I am a sceptic of relativity theory and am trying to become a believer. As far as I know (about this theory), time slows down when some one travels at the speed of light. What about blind people ? Will this effect happen for them as well ?.. I am curious because blind people have nothing to do with light.
By Siv Schwink
July 6, 2012
Urbana—UI Physics undergraduate student Eric Joon Shinn has been awarded an Innovations in Fuel Cycle Research Award by the U.S. Department of Energy. The award recognizes students for original research that contributes to the development and advancement of sustainable nuclear fuel technologies.
Shinn is lead author of the award-winning paper, “Nuclear Energy Conversion with Stacks of Graphene Nano-capacitors,” presented his sophomore year at the UI Undergraduate Research Symposium in April 2012.
Said Shinn, “The search for alternatives to fossil fuels for energy has become a growing concern. One such alternative would be nuclear power, though it receives a lot of criticism because of its associated catastrophic dangers and radioactive by-products. By implementing concepts proposed in our research, the negative aspects of nuclear power can be minimized by reducing the size of nuclear reactors, thus decreasing their catastrophic potential, and by reducing the amount of nuclear waste produced in reactors.”
Shinn works in Physics Professor Alfred Hubler’s Center for Complex Systems research group.
“Conventional nuclear reactors use steam engines to generate electricity. Because small steam engines are inefficient, nuclear power plants are large with large steam engines,” said Hubler, “But even the largest nuclear power plants have only about 35 percent efficiency.
“We propose a new reactor design, where the kinetic energy of nuclear reaction products is directly converted into electrical power. The new type of reactor is not only more efficient, but also much safer, because it is small, has no moving parts, no pressurized steam, and contains only a small amount of nuclear fuel.”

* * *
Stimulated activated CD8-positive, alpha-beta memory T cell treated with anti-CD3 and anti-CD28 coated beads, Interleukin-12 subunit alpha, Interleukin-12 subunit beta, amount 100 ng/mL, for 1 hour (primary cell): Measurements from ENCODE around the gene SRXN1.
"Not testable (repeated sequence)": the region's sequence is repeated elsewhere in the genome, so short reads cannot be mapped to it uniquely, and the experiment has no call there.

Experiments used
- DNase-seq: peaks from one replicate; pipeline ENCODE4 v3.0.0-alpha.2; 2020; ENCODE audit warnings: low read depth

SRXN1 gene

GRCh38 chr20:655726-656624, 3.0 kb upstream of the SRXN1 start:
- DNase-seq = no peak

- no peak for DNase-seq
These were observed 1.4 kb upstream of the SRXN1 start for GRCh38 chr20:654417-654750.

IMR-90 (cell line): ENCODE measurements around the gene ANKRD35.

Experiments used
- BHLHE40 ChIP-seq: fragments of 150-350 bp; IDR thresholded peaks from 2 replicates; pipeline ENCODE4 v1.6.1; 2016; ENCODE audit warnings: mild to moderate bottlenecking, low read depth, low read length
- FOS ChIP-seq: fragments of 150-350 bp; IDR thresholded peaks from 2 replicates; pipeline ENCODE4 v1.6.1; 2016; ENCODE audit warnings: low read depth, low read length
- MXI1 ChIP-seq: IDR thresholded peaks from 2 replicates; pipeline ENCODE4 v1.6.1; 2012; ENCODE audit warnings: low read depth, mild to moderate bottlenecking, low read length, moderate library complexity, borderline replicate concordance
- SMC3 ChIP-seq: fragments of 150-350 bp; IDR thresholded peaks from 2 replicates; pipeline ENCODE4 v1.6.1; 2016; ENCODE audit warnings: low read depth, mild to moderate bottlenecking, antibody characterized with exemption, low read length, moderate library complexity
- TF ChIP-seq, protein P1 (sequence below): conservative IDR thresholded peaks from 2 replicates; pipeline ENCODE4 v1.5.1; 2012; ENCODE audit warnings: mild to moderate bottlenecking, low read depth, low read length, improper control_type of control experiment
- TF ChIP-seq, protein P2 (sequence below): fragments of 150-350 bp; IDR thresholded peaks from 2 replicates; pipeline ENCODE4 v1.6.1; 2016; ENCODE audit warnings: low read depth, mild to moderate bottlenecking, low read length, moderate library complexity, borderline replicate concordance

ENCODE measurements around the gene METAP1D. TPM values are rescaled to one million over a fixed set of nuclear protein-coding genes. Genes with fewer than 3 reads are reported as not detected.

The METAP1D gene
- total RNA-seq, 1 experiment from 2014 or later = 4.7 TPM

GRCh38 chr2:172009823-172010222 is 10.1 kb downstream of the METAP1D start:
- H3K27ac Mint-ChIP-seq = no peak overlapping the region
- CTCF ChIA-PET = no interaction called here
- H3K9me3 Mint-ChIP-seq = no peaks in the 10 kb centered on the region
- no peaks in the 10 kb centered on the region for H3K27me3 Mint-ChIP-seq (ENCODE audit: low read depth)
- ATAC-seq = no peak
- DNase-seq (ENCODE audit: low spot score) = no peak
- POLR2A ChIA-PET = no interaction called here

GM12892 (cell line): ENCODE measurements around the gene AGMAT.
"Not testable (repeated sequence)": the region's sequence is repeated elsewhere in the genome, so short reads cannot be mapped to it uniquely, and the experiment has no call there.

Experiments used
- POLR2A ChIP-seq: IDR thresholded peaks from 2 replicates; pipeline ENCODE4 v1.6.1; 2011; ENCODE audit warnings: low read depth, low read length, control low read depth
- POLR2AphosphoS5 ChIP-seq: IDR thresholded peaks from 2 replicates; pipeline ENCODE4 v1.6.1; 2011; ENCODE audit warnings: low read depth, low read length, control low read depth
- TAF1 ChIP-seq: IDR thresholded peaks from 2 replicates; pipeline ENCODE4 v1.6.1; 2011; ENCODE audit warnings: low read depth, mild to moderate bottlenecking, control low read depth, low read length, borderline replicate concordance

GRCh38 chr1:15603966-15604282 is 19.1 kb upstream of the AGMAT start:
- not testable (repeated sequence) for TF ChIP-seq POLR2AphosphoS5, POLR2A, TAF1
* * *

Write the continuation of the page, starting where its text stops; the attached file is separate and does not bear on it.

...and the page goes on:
Shinn, who plans to pursue an academic career in physics, said he is grateful to Hubler for his guidance and to the entire research group for their hard work and support.
“The physics program here has been really good, especially because UI is a giant research university with tons of opportunities for research,” said Shinn, “The reason why I so eagerly sought out research early in my college career is because I wanted to have a better idea of what I would like to study in graduate school. Of course in order to get there I need to make sure I work hard and demonstrate my potential.
And that is just what he has done.
Said Hubler, “Eric worked on this difficult project with great determination. He helped to develop the theory and carried out the computer simulations.”
The Innovations in Fuel Cycle Research Awards program awarded 24 prizes in 2012 for student publications and presentations. In addition to cash awards, winning students will have the opportunity to present their winning publication during the American Nuclear Society (ANS) winter meeting, to participate in an Innovators' Forum, and to attend the Department of Energy Office of Fuel Cycle Technologies Annual Meeting.
Shinn said he is looking forward to attending the ANS meeting, and to meeting the other award winners.
Shinn’s co-authors are Alfred Hubler, Dave Lyon, Matthias Grosse Perdekamp, Alexey Bezryadin, and Andrey Belkin.
If you have questions about the Department of Physics or ideas for other stories, contact Siv Schwink, 217.300.2201
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